Aristonothos. Il vaso

  • Giovanna Bagnasco Gianni


The two scenes representing the blinding of the Cyclops Polyphemus by Odysseus and a naval battle, depicted on each side of the crater of Aristonothos (650 B.C.), found in a tomb of Cerveteri, are usually considered as two paratactic representations of the struggle between two different ethnic groups. This contribution presents a new hypothetical interpretation considering the crater as a visual and aesthetic unity: the two scenes might be read in sequence, one being the consequence of the other. Odysseus, skilled and gifted with intelligence (metis), faces the Cyclops; however his excessive metis upsets the Cyclops' father Poseidon and causes damage and struggle, expressed by the naval battle. At the same time the crab depicted under the handles of the crater, symbol of the right use of skill and intelligence, fits well in this frame.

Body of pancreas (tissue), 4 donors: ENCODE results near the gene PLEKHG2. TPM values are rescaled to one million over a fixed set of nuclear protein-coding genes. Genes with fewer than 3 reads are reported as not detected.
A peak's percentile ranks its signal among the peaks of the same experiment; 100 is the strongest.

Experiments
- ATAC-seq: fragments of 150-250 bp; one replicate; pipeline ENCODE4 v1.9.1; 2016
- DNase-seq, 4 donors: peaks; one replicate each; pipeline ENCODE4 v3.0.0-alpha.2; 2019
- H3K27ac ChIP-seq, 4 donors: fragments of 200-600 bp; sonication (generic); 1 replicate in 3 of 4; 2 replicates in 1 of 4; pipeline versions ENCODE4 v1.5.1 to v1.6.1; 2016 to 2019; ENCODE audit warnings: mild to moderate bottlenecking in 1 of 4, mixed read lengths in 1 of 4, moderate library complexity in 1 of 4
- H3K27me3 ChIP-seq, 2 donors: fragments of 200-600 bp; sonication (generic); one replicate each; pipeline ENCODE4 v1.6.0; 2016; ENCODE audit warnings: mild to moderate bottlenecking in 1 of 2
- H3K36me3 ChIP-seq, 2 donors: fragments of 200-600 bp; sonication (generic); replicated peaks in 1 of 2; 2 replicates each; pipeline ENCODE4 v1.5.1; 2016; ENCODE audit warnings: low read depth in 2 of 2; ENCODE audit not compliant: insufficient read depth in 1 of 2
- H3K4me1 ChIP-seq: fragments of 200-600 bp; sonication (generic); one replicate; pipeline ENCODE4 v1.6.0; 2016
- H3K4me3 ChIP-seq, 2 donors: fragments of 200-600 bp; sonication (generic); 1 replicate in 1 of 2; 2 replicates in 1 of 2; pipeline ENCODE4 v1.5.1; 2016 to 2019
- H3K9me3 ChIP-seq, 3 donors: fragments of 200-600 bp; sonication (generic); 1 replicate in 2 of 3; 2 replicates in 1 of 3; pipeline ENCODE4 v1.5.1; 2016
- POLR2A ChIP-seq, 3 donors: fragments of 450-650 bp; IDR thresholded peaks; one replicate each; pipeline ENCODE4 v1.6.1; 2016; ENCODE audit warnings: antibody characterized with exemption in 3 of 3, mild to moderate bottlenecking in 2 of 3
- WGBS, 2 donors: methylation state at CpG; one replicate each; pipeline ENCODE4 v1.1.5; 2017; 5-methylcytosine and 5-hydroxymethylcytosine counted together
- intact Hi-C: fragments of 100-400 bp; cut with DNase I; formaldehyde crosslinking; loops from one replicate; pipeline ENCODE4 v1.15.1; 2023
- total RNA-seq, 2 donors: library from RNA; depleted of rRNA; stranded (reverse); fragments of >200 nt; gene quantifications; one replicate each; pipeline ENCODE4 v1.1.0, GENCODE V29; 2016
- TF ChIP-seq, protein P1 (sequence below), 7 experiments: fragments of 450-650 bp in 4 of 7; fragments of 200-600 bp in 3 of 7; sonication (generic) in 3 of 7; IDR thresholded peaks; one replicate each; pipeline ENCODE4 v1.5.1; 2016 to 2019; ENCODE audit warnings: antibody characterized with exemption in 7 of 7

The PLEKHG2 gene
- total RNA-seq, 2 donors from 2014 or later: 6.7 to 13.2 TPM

The Aristonothos krater implies its usage in symposia where different ethnic groups could have been involved, shortly after the expansion of the Greeks westwards, in the frame of contacts among Greeks, Phoenicians and Etruscans. Thus the figured scene depicted on the crater might have acted as advice and warning regards the right use of wine.